Sheila Jordan has an instantly identifiable sound. But her singing, though idiosyncratic, isn’t just that. Saturday night, when I heard her perform at Chicago’s Green Mill, her musical language—her elastic phrasing, her sliding pitches, her often off-center approach to harmony—was so clear and vivid that, by the end of the second set, I felt as though I was hearing the world through her ears.
Sheila Jordan, “The Water Is Wide,” live, Paris, 2003 (75th birthday concert)
“The main thing is the feeling, and that comes across no matter what she [Sheila Jordan] does. In terms of instruments, maybe her instrument—her voice—is not as great as some. It doesn’t really matter. She sings one note and you know it’s Sheila. Unfortunately there are very, very, very few singers left now who are really unique. And she’s one of the last ones.”—Steve Kuhn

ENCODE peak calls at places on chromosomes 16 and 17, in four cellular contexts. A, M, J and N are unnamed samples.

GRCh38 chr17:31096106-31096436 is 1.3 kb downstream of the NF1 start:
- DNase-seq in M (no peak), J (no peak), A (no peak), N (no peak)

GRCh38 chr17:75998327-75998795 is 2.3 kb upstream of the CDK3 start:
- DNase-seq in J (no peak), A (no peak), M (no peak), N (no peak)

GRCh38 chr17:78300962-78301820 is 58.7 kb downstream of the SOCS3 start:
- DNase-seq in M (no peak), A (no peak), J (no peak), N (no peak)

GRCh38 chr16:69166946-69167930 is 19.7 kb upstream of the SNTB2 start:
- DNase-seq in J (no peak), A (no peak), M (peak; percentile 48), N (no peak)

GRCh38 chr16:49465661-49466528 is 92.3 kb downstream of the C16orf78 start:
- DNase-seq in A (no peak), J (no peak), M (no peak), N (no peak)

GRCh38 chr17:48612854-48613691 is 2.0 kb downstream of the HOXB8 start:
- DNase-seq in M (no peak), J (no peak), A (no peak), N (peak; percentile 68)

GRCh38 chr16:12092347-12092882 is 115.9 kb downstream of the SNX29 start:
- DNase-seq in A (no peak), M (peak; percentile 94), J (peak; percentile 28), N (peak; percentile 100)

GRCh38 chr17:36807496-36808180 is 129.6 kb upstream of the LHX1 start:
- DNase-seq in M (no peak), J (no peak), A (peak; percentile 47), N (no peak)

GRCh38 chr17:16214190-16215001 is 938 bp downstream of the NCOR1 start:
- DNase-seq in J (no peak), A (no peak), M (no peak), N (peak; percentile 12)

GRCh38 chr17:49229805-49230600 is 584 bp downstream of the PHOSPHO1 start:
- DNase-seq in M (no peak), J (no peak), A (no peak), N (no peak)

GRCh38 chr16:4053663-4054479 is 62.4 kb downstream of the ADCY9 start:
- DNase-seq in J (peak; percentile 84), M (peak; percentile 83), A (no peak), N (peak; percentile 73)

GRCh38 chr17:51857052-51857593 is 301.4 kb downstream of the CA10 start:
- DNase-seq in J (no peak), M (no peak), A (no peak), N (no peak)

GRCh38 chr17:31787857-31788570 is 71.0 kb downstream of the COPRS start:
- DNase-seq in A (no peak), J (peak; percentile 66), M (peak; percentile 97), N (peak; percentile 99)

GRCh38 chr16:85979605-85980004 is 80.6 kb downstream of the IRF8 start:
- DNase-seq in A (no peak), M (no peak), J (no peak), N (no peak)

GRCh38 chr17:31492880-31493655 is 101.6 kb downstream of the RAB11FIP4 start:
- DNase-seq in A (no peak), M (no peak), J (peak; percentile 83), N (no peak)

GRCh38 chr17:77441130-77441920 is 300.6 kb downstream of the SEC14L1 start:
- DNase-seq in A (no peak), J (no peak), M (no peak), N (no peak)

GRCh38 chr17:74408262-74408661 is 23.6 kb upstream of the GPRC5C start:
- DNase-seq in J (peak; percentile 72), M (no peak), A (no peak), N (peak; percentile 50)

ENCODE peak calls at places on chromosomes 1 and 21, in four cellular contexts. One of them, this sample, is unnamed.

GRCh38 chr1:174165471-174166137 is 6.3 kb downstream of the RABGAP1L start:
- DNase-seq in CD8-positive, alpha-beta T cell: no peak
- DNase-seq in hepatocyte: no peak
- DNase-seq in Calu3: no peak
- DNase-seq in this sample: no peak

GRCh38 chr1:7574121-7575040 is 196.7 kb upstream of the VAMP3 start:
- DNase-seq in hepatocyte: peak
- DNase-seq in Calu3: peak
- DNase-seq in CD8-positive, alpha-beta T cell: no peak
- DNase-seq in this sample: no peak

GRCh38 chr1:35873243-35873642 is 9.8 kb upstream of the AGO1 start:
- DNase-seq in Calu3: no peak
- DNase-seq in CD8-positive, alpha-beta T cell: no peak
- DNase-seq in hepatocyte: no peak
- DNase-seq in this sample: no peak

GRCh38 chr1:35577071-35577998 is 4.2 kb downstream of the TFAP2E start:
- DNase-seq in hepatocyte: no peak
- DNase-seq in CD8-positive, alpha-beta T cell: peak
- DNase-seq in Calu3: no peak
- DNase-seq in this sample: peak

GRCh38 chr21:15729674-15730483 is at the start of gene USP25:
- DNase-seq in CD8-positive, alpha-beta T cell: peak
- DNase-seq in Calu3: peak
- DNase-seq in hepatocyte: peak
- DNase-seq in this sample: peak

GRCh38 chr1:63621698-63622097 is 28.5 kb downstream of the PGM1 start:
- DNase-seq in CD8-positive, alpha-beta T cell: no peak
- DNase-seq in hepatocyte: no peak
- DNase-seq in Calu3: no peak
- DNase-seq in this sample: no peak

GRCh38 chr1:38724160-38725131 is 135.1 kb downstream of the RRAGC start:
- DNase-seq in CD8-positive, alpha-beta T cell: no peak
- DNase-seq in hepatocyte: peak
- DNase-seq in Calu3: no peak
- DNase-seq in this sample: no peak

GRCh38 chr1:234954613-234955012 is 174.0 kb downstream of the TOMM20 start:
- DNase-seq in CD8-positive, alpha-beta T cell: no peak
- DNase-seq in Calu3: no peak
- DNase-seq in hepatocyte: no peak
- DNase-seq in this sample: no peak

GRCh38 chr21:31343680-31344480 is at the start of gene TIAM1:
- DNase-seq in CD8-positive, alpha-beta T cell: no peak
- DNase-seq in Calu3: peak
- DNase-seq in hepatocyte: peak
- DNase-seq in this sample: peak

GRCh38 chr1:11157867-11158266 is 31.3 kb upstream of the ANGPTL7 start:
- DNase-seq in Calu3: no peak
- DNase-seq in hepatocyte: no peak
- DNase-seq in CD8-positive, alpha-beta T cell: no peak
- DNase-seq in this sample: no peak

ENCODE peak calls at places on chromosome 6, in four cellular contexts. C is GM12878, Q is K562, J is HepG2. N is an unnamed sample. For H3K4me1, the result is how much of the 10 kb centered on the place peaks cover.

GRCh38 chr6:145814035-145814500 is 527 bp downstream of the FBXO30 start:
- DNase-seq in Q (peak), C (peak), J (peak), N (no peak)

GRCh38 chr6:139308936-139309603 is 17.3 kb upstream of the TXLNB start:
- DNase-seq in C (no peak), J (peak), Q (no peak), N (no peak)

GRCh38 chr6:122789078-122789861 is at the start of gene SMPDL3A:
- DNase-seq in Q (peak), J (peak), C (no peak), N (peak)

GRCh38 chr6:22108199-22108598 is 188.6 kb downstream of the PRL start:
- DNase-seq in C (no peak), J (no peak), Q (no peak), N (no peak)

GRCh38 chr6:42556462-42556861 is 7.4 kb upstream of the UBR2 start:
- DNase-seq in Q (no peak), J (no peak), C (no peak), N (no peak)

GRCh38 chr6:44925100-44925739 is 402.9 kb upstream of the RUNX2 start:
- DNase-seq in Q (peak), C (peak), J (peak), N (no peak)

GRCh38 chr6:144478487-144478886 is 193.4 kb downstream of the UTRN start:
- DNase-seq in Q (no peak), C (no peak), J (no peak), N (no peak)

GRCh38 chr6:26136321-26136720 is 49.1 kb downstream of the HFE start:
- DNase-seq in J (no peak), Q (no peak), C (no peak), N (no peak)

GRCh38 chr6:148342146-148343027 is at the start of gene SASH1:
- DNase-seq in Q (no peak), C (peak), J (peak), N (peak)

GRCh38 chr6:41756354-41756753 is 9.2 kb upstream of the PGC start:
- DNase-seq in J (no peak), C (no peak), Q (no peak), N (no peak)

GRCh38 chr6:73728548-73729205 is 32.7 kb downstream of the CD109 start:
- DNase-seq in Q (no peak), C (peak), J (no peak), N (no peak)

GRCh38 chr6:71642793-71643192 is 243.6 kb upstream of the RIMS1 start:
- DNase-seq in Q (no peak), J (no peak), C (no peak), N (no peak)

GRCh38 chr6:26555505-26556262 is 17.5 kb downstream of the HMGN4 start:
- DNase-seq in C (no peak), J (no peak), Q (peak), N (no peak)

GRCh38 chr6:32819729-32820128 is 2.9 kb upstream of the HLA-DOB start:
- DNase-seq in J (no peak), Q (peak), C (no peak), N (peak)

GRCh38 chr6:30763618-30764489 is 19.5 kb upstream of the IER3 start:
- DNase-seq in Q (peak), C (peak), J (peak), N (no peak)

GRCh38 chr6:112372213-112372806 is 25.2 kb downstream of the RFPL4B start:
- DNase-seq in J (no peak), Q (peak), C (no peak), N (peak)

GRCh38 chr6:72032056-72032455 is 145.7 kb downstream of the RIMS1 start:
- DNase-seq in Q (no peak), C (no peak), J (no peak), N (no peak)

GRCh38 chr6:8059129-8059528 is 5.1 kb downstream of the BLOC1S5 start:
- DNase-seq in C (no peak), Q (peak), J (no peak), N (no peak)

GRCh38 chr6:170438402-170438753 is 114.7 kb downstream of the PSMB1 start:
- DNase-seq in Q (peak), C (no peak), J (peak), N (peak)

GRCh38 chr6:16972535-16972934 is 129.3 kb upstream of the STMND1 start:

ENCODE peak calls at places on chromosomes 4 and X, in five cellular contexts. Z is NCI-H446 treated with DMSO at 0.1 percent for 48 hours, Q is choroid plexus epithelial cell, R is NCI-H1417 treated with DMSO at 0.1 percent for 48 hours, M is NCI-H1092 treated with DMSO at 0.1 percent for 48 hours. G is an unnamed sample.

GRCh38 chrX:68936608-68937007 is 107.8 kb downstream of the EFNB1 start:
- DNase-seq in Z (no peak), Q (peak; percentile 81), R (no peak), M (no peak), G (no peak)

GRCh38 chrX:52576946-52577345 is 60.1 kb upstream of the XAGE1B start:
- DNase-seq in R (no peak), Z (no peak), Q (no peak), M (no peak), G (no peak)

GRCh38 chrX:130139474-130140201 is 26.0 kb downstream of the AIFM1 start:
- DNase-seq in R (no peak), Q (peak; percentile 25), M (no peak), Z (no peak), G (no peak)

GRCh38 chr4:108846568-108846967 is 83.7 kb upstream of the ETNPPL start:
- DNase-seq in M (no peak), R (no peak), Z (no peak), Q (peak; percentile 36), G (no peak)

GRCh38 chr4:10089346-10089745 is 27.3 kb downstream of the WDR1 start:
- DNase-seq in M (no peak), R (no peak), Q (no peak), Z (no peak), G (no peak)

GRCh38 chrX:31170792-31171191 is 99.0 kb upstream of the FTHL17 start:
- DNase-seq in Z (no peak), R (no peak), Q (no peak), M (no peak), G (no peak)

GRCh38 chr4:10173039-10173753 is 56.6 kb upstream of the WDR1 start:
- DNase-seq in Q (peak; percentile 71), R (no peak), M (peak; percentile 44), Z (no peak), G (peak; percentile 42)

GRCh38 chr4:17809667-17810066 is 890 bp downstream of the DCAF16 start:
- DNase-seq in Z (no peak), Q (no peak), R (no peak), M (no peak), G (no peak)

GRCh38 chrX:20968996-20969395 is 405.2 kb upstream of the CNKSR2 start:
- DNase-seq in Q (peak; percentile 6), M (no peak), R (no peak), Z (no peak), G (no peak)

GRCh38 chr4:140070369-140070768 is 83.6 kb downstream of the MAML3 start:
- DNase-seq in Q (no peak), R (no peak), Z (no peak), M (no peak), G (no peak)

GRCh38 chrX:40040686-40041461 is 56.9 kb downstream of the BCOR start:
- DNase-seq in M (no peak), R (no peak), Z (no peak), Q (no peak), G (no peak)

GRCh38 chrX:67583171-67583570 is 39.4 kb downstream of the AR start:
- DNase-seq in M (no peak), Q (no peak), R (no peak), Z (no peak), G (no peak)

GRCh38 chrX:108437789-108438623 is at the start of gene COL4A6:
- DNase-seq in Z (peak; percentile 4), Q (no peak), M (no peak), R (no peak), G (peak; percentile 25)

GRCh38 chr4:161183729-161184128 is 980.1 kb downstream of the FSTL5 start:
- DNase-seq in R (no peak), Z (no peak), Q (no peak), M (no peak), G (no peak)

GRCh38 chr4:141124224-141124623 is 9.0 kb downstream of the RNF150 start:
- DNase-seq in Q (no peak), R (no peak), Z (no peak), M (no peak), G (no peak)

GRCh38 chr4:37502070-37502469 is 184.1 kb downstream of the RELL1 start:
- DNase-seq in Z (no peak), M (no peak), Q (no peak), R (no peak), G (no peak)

Want more? Here’s a review I wrote, many years ago, of another of Sheila’s performances, also at the Green Mill, for the Chicago Reader.